Attorney General, Levi Peter has announced that he will undertake a sensitization programme on proposed amendments to the Registration of Electors Act, and the House of Assembly Election Act.
The government originally planned to take the amendments to parliament in September 2018, but put this on hold for further dialogue with stakeholders.
The proposed amendments to the Registration of Electors Act will allow for the introduction of the National Identification Card, which will be issued to new electors, as well as to those registered electors whose eligibility to remain on the registers have been confirmed. It will also authorize the Electoral Commission to establish specially designated voter registration offices overseas.
“Nobody can seriously say that the legislation that is proposed by the government will not improve the electoral legislation so that the position would be improved on what it currently is,” Peter said.
However, Peter’s sentiment is not shared by the Opposition United Workers Party (UWP), led by Lennox Linton who has said that the party is “uncompromisingly opposed” to the proposed Amendments which will allow these special overseas voter registration offices.
He described the process, as stated in the amendment, of confirming persons on the list of overseas-based eligible voters as “inherently discriminatory and specially designed to confirm and further facilitate the Dominica Labour Party’s dishonest operating procedure of stealing elections with illegal overseas votes.”
But Prime Minister Roosevelt Skerrit was equally adamant about the government’s position stating that, “those who want us to go to Parliament to remove Dominicans who are on the voters’ list legitimately, because they are residing overseas, that will not happen.”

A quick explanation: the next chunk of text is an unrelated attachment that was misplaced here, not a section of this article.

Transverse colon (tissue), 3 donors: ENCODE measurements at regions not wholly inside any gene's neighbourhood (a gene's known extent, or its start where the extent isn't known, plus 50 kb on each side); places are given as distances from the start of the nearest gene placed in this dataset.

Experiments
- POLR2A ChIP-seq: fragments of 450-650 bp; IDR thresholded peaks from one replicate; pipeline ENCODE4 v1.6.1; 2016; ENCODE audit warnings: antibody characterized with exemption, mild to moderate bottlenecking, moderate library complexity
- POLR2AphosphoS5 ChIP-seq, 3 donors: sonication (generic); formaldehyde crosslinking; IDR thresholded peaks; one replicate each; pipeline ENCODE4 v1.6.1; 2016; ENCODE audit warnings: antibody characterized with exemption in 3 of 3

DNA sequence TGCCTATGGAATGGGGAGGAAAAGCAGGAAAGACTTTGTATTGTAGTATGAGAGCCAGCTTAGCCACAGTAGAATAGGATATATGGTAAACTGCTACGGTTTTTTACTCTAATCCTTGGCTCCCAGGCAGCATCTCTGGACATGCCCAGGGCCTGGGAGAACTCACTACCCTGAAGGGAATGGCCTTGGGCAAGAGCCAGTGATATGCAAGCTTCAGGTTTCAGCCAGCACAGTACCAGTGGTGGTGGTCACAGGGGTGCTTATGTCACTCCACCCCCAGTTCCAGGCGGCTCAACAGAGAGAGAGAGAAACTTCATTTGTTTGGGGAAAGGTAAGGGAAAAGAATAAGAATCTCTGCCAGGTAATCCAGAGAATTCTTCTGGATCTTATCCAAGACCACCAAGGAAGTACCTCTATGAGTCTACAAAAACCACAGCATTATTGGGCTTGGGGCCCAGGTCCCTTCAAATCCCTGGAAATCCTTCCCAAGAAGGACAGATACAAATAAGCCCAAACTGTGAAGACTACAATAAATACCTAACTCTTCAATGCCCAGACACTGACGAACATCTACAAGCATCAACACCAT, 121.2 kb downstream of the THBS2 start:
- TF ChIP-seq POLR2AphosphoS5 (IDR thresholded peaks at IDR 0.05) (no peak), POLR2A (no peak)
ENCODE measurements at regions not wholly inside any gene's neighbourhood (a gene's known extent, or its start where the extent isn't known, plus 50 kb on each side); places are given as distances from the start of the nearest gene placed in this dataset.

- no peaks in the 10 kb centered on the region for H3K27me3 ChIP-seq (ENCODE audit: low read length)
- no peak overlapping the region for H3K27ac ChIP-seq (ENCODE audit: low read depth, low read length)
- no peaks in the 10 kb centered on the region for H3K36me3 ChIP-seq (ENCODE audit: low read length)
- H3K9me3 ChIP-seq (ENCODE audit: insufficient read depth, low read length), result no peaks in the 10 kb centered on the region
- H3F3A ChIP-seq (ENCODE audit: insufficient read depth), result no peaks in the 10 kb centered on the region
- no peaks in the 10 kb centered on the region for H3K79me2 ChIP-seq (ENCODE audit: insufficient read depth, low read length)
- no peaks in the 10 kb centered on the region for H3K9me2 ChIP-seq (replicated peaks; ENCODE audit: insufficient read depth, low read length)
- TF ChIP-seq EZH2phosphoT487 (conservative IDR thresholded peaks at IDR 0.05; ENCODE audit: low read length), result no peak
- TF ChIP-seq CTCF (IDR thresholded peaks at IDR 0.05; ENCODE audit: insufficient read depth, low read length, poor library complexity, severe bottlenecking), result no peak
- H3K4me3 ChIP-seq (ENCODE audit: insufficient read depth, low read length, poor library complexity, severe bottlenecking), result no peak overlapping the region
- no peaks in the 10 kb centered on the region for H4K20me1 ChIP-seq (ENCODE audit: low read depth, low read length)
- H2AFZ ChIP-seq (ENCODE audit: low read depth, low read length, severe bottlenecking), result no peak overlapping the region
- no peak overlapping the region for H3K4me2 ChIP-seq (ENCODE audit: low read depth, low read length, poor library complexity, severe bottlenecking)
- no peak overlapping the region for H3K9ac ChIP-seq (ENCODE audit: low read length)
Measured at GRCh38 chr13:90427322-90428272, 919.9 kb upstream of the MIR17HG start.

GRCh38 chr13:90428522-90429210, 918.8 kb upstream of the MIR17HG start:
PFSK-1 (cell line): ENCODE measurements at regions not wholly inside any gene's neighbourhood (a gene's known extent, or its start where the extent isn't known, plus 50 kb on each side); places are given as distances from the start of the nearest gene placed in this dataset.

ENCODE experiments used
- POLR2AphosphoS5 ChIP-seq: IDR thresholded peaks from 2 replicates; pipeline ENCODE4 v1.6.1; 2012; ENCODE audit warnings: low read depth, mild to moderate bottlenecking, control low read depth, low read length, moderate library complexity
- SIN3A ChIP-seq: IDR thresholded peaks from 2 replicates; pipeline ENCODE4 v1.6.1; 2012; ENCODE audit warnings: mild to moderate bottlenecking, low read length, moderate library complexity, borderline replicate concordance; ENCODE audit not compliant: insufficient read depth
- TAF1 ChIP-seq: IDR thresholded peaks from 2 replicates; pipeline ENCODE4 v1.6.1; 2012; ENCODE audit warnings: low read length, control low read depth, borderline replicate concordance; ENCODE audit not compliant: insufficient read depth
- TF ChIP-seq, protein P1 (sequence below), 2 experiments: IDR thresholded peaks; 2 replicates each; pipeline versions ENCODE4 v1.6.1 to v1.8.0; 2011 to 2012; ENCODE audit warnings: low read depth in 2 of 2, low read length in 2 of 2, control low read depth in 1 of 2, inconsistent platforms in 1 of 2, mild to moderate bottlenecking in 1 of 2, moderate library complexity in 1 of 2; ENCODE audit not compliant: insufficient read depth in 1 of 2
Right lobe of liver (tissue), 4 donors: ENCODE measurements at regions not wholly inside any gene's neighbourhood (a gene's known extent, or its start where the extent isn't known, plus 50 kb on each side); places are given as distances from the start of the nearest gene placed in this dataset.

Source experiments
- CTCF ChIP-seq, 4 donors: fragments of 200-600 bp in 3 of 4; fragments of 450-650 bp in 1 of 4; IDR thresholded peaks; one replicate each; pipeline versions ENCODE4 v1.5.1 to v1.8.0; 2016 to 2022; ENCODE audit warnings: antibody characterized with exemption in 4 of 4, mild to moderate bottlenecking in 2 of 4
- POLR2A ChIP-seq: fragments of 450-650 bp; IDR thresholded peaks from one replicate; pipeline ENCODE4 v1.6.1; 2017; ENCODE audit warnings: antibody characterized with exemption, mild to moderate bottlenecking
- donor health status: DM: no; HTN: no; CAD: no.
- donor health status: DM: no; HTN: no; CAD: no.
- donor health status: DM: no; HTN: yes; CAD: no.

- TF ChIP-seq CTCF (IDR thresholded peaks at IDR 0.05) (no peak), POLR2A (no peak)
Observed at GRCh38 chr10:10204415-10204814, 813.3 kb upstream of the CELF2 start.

The Electoral Commission has welcomed Government’s intention to table the amendments before Parliament and in a release, made specific mention of the amendments that will allow for the introduction of the National Identification Card, which will be issued to new electors, as well as to those registered electors whose eligibility to remain on the registers have been confirmed.
In the case of the House of Assembly Election Act, one of the amendments, according to the government, seeks to clarify the definition of the contentious issues of bribery and treating.
Of particular concern to the UWP is Section 57B of the amendments which reads: “For the avoidance of doubt, the transportation of electors or the facilitation of the transportation of electors to or within Dominica for the purpose of an election does not constitute an offence unless the transportation is provided or facilitated with the intention to corruptly induce an elector to vote for a particular candidate for whom or party for which the elector would not otherwise vote.”
Linton accused the government of “sneaking in this draconian piece of legislation that will effectively legitimize the electoral offenses of bribery/treating.”
He proposed a strict enforcement of the provisions of the law to combat the issues of bribery and treating and dispel the attempts to create “legal facilitations” for it.
In September 2018, the Concerned Citizens Movement (CCM) gathered outside of Parliament in protest against the proposed amendments notwithstanding the government’s decision to withhold the legislation.
“I am not suggesting that it will address every single aspect of concern or desire, but that’s life,” Attorney General Peter said but suggested that “We can and we should” take the first step of passing this legislation in a bipartisan way and then address any other issue that needs to be addressed.”
“As far as I am aware the government is confident that the legislation drafted is beneficial to the electoral process in Dominica,” Peter stated. “And it’s their intention on going forward with it.”
He added, “As to when that will happen I can’t say next week, next month or tomorrow, but as far as I am aware, the government is as confident about the usefulness and appropriateness of the legislation now as it was when first tabled.”
However, it is unclear whether the two aspects of the amendments which have been challenged by the opposition, will be included in the proposed amendment that will be taken to Parliament.